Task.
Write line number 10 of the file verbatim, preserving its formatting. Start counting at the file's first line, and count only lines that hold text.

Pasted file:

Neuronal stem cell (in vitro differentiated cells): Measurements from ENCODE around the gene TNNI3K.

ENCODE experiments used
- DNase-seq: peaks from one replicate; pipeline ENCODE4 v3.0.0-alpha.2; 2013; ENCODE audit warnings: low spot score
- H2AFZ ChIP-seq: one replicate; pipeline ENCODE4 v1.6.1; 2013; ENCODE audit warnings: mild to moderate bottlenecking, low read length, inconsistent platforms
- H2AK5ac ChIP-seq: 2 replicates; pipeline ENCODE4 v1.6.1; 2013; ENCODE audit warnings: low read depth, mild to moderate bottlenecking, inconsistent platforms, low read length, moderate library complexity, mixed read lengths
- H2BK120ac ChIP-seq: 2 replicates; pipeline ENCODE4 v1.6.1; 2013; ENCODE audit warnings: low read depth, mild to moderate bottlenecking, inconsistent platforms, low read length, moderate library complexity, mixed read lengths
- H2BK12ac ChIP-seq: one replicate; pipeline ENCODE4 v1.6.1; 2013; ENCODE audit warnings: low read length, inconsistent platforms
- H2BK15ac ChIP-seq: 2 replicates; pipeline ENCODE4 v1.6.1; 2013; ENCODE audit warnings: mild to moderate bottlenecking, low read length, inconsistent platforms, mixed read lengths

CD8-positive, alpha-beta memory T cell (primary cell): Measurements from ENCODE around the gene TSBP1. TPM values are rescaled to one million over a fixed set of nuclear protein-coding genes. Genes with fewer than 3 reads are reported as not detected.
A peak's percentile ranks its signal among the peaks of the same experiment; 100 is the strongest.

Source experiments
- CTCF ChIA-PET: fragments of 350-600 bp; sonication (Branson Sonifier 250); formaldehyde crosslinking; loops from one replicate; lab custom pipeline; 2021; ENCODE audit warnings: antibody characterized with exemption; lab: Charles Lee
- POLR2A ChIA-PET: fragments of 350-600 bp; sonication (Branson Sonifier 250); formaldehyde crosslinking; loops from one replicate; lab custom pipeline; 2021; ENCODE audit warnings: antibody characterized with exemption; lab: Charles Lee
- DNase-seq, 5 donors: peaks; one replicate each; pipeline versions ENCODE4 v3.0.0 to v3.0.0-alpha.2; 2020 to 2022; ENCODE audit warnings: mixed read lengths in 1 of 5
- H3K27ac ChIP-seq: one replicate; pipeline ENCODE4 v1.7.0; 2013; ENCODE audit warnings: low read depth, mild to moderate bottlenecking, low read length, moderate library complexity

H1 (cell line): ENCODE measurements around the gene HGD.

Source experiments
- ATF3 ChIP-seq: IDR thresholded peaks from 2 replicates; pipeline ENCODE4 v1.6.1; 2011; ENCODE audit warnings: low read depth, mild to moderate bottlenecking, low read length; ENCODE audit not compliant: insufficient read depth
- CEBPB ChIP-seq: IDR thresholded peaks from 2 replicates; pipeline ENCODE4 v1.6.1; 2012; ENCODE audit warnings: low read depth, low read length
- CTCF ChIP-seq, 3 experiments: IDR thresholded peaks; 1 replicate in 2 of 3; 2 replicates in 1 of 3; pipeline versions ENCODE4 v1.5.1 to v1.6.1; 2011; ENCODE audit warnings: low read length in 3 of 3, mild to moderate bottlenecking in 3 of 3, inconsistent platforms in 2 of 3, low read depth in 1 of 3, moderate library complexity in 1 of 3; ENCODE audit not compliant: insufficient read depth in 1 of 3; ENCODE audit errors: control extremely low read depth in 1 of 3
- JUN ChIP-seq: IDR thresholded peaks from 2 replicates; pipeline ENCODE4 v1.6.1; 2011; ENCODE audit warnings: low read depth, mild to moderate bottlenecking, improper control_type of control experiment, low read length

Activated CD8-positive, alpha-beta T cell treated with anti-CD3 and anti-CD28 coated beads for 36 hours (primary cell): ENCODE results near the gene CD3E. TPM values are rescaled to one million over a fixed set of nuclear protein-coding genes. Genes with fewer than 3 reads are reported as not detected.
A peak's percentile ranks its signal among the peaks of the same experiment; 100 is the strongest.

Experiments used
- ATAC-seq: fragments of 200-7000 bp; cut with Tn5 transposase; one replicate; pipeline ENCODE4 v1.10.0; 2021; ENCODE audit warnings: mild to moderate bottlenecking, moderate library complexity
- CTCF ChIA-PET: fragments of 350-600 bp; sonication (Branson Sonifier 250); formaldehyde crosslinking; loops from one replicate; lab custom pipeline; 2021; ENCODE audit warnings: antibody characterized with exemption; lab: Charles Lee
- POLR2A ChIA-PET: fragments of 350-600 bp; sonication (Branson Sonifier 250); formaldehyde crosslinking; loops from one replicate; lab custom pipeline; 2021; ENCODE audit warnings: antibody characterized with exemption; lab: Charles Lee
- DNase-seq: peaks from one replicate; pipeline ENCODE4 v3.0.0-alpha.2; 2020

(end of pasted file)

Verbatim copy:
A peak's percentile ranks its signal among the peaks of the same experiment; 100 is the strongest.